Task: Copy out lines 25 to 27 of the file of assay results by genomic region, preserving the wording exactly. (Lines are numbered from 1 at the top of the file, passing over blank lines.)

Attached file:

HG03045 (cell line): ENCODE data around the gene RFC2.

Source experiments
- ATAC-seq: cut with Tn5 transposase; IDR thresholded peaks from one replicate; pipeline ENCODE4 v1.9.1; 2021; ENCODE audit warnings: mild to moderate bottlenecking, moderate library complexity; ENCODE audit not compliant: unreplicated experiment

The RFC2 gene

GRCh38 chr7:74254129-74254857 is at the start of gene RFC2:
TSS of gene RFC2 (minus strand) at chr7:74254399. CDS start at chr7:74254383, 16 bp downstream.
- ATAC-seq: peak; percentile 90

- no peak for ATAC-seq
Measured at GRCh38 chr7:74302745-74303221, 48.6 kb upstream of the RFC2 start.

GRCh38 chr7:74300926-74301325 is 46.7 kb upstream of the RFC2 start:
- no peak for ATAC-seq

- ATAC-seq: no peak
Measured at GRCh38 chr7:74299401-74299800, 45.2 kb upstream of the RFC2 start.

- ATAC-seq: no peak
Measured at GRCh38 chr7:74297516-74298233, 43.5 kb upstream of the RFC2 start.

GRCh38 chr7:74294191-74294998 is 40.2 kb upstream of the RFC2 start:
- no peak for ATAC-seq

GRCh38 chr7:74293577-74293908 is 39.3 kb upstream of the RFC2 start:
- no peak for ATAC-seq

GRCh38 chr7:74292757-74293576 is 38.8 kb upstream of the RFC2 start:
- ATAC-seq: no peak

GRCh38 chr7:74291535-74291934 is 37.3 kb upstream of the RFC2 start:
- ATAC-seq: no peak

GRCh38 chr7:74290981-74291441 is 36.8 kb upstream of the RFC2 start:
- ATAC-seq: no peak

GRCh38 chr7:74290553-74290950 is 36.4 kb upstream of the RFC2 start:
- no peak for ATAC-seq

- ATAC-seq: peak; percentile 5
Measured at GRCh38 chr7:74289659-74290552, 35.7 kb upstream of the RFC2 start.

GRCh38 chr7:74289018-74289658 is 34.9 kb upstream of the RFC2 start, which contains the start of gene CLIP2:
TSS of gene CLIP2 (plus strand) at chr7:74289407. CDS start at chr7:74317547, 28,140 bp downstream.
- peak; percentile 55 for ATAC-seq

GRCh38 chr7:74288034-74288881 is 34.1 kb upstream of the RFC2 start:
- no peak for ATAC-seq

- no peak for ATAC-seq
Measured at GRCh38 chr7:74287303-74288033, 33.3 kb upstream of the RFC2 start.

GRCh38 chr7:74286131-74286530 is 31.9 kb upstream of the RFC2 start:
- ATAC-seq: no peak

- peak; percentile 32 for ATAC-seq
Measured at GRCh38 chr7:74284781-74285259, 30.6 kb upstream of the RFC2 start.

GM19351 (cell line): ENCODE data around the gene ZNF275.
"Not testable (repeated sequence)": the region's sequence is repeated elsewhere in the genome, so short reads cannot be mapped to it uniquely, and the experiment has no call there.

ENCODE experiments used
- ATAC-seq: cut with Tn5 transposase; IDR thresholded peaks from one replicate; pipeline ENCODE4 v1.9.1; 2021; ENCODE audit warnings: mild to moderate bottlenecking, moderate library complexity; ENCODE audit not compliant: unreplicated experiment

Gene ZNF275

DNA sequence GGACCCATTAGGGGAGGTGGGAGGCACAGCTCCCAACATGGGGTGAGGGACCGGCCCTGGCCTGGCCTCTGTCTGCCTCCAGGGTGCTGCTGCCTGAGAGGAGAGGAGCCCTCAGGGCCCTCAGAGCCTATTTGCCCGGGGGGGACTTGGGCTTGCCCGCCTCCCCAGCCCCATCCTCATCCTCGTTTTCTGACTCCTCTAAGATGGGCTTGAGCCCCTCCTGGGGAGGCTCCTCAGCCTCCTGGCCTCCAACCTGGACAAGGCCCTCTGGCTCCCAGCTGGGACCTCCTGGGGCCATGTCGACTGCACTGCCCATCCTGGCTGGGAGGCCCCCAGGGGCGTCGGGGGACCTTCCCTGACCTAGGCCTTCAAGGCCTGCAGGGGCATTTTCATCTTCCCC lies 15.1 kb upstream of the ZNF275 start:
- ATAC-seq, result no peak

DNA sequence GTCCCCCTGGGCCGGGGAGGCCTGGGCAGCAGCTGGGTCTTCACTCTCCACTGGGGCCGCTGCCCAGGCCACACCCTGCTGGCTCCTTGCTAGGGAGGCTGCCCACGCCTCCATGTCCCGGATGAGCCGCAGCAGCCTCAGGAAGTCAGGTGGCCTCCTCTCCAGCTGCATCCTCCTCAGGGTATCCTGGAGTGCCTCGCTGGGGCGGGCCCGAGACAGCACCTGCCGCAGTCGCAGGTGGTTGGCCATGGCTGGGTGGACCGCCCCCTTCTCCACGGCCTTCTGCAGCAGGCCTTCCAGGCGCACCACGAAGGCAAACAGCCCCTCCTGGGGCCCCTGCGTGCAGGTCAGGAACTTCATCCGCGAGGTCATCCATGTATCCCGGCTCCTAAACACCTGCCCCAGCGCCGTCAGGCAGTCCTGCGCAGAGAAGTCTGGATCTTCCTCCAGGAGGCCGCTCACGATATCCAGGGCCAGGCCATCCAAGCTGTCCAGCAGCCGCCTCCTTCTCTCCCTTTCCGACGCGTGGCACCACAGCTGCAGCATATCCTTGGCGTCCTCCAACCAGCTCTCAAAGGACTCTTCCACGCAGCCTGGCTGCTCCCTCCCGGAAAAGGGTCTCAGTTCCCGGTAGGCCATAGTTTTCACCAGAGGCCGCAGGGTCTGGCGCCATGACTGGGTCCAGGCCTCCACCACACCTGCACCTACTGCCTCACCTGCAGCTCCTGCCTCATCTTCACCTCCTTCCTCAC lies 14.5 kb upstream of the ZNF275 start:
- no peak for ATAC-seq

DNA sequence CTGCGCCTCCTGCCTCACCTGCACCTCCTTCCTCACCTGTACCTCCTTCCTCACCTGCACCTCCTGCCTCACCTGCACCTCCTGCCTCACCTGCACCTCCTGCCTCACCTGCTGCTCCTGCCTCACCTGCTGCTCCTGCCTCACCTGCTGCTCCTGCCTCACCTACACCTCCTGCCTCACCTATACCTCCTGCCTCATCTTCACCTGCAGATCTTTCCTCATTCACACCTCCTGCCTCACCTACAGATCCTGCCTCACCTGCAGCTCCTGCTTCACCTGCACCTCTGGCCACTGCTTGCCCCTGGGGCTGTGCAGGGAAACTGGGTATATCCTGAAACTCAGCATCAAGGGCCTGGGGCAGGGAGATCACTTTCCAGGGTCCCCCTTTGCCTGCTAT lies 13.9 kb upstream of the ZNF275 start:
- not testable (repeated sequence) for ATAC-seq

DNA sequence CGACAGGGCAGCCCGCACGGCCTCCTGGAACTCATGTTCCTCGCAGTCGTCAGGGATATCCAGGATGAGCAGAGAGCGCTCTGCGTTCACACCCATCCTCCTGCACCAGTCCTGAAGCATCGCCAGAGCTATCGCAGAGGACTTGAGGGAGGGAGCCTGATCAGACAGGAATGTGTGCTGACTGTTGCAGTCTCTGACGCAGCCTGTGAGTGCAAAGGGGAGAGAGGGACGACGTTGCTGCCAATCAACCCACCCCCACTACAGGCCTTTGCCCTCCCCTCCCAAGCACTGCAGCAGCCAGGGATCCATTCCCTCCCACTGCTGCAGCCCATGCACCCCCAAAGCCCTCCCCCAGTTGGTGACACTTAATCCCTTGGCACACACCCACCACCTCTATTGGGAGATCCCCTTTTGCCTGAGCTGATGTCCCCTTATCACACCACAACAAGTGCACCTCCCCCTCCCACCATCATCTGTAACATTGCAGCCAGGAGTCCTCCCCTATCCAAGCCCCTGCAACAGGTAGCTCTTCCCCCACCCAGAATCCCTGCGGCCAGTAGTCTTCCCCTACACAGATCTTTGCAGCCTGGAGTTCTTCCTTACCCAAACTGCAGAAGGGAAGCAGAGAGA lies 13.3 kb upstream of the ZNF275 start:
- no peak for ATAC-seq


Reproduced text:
- ATAC-seq: no peak

GRCh38 chr7:74290553-74290950 is 36.4 kb upstream of the RFC2 start:
- no peak for ATAC-seq